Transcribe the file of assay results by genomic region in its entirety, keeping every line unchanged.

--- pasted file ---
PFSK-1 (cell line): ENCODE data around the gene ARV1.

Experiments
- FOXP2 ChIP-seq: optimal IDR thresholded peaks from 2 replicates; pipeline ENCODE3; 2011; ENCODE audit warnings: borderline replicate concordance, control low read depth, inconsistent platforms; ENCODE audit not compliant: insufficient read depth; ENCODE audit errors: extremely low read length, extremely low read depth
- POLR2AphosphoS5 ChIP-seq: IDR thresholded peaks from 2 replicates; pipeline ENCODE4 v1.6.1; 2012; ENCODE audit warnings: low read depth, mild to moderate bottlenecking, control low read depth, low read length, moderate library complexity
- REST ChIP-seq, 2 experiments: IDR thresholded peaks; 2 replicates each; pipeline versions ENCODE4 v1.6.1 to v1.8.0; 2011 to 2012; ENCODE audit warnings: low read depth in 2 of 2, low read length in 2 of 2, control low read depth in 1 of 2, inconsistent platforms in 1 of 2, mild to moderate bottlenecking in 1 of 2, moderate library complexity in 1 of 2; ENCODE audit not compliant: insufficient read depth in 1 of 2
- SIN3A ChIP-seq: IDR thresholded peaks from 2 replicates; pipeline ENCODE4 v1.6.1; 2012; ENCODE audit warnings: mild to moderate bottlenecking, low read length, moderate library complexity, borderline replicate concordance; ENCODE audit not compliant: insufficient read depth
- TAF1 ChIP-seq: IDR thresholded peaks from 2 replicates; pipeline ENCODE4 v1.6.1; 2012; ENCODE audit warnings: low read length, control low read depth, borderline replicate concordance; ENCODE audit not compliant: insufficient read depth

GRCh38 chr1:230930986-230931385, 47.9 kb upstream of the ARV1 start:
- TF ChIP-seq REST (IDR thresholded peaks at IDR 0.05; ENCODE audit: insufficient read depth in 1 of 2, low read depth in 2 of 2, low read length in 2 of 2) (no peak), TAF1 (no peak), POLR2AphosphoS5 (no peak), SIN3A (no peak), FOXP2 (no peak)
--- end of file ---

PFSK-1 (cell line): ENCODE data around the gene ARV1.

Experiments
- FOXP2 ChIP-seq: optimal IDR thresholded peaks from 2 replicates; pipeline ENCODE3; 2011; ENCODE audit warnings: borderline replicate concordance, control low read depth, inconsistent platforms; ENCODE audit not compliant: insufficient read depth; ENCODE audit errors: extremely low read length, extremely low read depth
- POLR2AphosphoS5 ChIP-seq: IDR thresholded peaks from 2 replicates; pipeline ENCODE4 v1.6.1; 2012; ENCODE audit warnings: low read depth, mild to moderate bottlenecking, control low read depth, low read length, moderate library complexity
- REST ChIP-seq, 2 experiments: IDR thresholded peaks; 2 replicates each; pipeline versions ENCODE4 v1.6.1 to v1.8.0; 2011 to 2012; ENCODE audit warnings: low read depth in 2 of 2, low read length in 2 of 2, control low read depth in 1 of 2, inconsistent platforms in 1 of 2, mild to moderate bottlenecking in 1 of 2, moderate library complexity in 1 of 2; ENCODE audit not compliant: insufficient read depth in 1 of 2
- SIN3A ChIP-seq: IDR thresholded peaks from 2 replicates; pipeline ENCODE4 v1.6.1; 2012; ENCODE audit warnings: mild to moderate bottlenecking, low read length, moderate library complexity, borderline replicate concordance; ENCODE audit not compliant: insufficient read depth
- TAF1 ChIP-seq: IDR thresholded peaks from 2 replicates; pipeline ENCODE4 v1.6.1; 2012; ENCODE audit warnings: low read length, control low read depth, borderline replicate concordance; ENCODE audit not compliant: insufficient read depth

GRCh38 chr1:230930986-230931385, 47.9 kb upstream of the ARV1 start:
- TF ChIP-seq REST (IDR thresholded peaks at IDR 0.05; ENCODE audit: insufficient read depth in 1 of 2, low read depth in 2 of 2, low read length in 2 of 2) (no peak), TAF1 (no peak), POLR2AphosphoS5 (no peak), SIN3A (no peak), FOXP2 (no peak)